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Working well while working from home

Is your commute a shuffle down the hall in slippers and a robe? Many of us could be mixing work and home for the long haul, making this a good time to evaluate your at-home work life so you can stay well, calm and focused.

Working from home has gone from an emergency strategy meant to last a few weeks to a revolution in the way we do business. Now many people report that they would like to continue working from home even after the COVID-19 crisis settles down. If you plan to work from home for the long haul, it’s time to develop new long-term strategies to stay well and cope with stress.

Check and address your stress

Make a daily habit to ask yourself how you are feeling and check your stress level. Instead of waiting until work time is over, try to release stress regularly throughout the day. Try a five-minute meditation, take five slow deep breaths at regular intervals throughout the day, or write in a journal about what is on your mind. Start each day by counting a few people or things you are grateful for and reading from a book on positive thinking for five minutes. This self-care time will help you, and it will help you be more present for others. If you are stressed or anxious to the point that it is starting to interfere with your functioning, reach out to your health care provider, your employee assistance program or a mental health counselor. Make it a habit to check in with two people from your workplace and social network daily so that you feel connected. They will feel cared for, too!

Guard your sleep

Set a regular schedule for getting up and going to sleep. Shoot for at least seven hours per night. It’s ideal to continue to get up and go to bed at the same time as you would if you were still going in to the office. Also, keep in mind that stress takes a toll on your body; you may need more sleep than usual, and that’s OK.

Eat healthily

You now have more access to your food supply than you would in your office, so be conscious about how and what you are eating. Use the 80/20 rule: Compose your diet of 80% healthy foods and 20% “want” foods. It can be easy to fall into the pattern of grabbing a little food every time you are in the kitchen, but those nibbles can pile on a lot of extra calories. Instead, set yourself regular snack times and have a healthy snack, such as piece of fruit, a low-fat yogurt or a cup of popcorn. Drink at least eight eight-ounce glasses of water per day; even slight dehydration can make you feel tired.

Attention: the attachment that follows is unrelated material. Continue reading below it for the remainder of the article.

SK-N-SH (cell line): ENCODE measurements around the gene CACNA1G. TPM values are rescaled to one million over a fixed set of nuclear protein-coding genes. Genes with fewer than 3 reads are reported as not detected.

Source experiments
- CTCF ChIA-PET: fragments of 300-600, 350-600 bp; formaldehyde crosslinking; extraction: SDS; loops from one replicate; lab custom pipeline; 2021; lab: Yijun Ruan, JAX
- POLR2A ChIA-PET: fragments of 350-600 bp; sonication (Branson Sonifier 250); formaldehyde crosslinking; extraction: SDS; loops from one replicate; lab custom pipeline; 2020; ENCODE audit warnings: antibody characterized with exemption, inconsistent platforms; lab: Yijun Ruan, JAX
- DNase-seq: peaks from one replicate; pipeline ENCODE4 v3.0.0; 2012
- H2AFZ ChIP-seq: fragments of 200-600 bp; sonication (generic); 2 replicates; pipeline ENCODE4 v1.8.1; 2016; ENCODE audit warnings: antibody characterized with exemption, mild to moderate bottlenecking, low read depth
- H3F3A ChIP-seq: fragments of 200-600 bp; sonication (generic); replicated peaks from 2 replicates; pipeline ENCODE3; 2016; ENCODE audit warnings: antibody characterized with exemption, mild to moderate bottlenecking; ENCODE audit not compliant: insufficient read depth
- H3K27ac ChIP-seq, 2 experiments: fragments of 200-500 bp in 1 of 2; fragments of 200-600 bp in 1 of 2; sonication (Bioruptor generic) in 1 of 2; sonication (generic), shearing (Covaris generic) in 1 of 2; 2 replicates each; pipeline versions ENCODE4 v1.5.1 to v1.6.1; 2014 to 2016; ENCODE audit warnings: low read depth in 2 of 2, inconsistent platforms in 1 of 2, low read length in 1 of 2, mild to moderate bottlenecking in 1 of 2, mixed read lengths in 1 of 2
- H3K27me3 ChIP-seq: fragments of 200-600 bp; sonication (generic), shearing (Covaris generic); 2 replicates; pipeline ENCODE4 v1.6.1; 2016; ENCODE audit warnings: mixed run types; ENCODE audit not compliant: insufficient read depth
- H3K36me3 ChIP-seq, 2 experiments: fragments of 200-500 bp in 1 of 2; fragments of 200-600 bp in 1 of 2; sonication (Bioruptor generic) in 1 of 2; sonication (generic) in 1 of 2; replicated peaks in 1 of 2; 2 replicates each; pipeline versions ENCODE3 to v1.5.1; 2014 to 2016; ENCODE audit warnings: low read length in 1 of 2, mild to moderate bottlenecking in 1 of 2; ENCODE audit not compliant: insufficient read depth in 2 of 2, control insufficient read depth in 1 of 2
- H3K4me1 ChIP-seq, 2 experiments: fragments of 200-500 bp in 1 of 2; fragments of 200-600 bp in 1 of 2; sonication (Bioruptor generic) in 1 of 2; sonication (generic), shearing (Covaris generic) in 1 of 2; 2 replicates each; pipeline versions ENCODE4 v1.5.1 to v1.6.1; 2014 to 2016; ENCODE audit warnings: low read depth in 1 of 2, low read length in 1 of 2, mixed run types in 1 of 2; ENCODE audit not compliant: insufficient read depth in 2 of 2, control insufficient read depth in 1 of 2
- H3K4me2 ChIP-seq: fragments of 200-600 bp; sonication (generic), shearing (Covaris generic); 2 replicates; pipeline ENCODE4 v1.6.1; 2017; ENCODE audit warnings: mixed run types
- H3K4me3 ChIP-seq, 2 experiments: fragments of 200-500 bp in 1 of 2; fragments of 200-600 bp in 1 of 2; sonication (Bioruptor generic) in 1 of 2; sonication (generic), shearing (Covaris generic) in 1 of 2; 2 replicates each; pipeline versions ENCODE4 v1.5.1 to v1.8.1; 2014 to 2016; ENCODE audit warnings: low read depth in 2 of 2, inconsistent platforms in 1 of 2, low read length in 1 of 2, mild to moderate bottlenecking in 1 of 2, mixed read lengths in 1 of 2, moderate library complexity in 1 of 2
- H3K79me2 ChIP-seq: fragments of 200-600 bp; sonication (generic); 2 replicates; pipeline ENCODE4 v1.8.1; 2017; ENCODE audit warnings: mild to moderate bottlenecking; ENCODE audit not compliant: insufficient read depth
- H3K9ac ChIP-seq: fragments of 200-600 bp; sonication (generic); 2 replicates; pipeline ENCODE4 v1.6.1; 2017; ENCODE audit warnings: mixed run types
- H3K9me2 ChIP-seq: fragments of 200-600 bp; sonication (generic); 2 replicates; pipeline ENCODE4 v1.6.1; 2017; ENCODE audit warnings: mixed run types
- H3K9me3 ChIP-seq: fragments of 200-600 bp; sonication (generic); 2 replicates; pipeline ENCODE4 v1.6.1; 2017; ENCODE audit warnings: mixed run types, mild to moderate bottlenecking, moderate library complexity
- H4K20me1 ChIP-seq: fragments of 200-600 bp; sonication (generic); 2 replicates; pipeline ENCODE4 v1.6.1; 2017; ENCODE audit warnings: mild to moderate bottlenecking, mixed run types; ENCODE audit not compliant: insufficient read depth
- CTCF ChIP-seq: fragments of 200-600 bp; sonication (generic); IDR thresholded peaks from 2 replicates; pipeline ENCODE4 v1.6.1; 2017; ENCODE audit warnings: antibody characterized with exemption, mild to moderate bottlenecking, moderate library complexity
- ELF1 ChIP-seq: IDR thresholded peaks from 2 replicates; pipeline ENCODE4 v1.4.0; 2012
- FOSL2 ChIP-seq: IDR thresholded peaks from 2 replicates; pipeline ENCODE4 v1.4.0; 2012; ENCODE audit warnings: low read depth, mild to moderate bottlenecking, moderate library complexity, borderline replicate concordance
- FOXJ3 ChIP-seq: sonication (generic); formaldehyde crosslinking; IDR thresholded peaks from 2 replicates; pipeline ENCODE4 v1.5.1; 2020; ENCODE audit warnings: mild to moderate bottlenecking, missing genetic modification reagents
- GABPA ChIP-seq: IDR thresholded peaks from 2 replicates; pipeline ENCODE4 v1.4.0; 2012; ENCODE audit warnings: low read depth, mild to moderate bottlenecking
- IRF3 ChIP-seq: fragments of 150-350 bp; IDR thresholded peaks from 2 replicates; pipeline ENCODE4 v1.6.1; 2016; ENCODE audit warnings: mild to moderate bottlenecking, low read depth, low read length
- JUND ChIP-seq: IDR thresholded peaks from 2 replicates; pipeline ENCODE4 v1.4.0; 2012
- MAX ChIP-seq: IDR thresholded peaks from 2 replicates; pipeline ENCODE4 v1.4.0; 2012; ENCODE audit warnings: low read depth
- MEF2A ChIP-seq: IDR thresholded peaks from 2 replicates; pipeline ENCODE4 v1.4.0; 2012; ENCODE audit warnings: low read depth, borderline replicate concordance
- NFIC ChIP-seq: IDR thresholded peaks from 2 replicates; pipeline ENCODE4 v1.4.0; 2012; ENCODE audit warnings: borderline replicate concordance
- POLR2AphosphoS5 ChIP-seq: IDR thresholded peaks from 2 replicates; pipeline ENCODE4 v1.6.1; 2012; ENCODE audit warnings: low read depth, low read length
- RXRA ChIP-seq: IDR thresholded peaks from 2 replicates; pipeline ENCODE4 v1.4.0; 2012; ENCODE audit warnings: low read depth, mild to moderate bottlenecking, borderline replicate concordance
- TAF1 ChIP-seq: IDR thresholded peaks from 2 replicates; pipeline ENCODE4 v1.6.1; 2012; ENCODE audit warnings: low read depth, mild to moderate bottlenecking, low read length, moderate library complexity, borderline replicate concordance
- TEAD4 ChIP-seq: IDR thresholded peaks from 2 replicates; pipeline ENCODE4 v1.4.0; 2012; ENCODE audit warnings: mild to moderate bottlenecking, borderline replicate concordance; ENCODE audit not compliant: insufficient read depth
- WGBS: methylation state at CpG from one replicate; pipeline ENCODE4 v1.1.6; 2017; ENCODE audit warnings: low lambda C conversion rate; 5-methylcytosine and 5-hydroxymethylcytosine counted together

Schedule physical activity into your day

Try to get at least 30 minutes a day of exercise five days a week. Even 11 minutes a day has heart health benefits. Schedule short bursts of physical activity throughout your day, and make sure to vary your routine so you don’t get bored. This is a great time to consult a personal wellness coach for encouragement, resources and advice about what kind of exercise is best for you.

Beware of the chair

Sitting for long periods of time drains your energy and has adverse effects on your cardiovascular system and metabolism. Try getting up and moving around once an hour to sustain your energy throughout the day. Put on some music and dance for five to 10 minutes, lift weights or household objects, walk up and down the stairs or take a quick walk outside. If you’re home with children, ask them to join you. You can construct a standing desk at home by piling up books or placing your laptop on a low stool on top of a table. Invest in a comfortable, ergonomic chair for when you do have to sit.

Keep calm and carry on

View a series of webinars about wellness during the COVID-19 outbreak. Hosted by Ohio State faculty and staff, the offerings cover staying active while home, allaying anxiety, practicing mindfulness and creating a gratitude practice.

Learn more

About the author

Bernadette Mazurek Melnyk

Bernadette Mazurek Melnyk is vice president for health promotion, university chief wellness officer, dean and professor in the College of Nursing, professor of pediatrics and psychiatry in the College of Medicine and executive director of the Helene Fuld Health Trust National Institute for Evidence-based Practice in Nursing and Healthcare.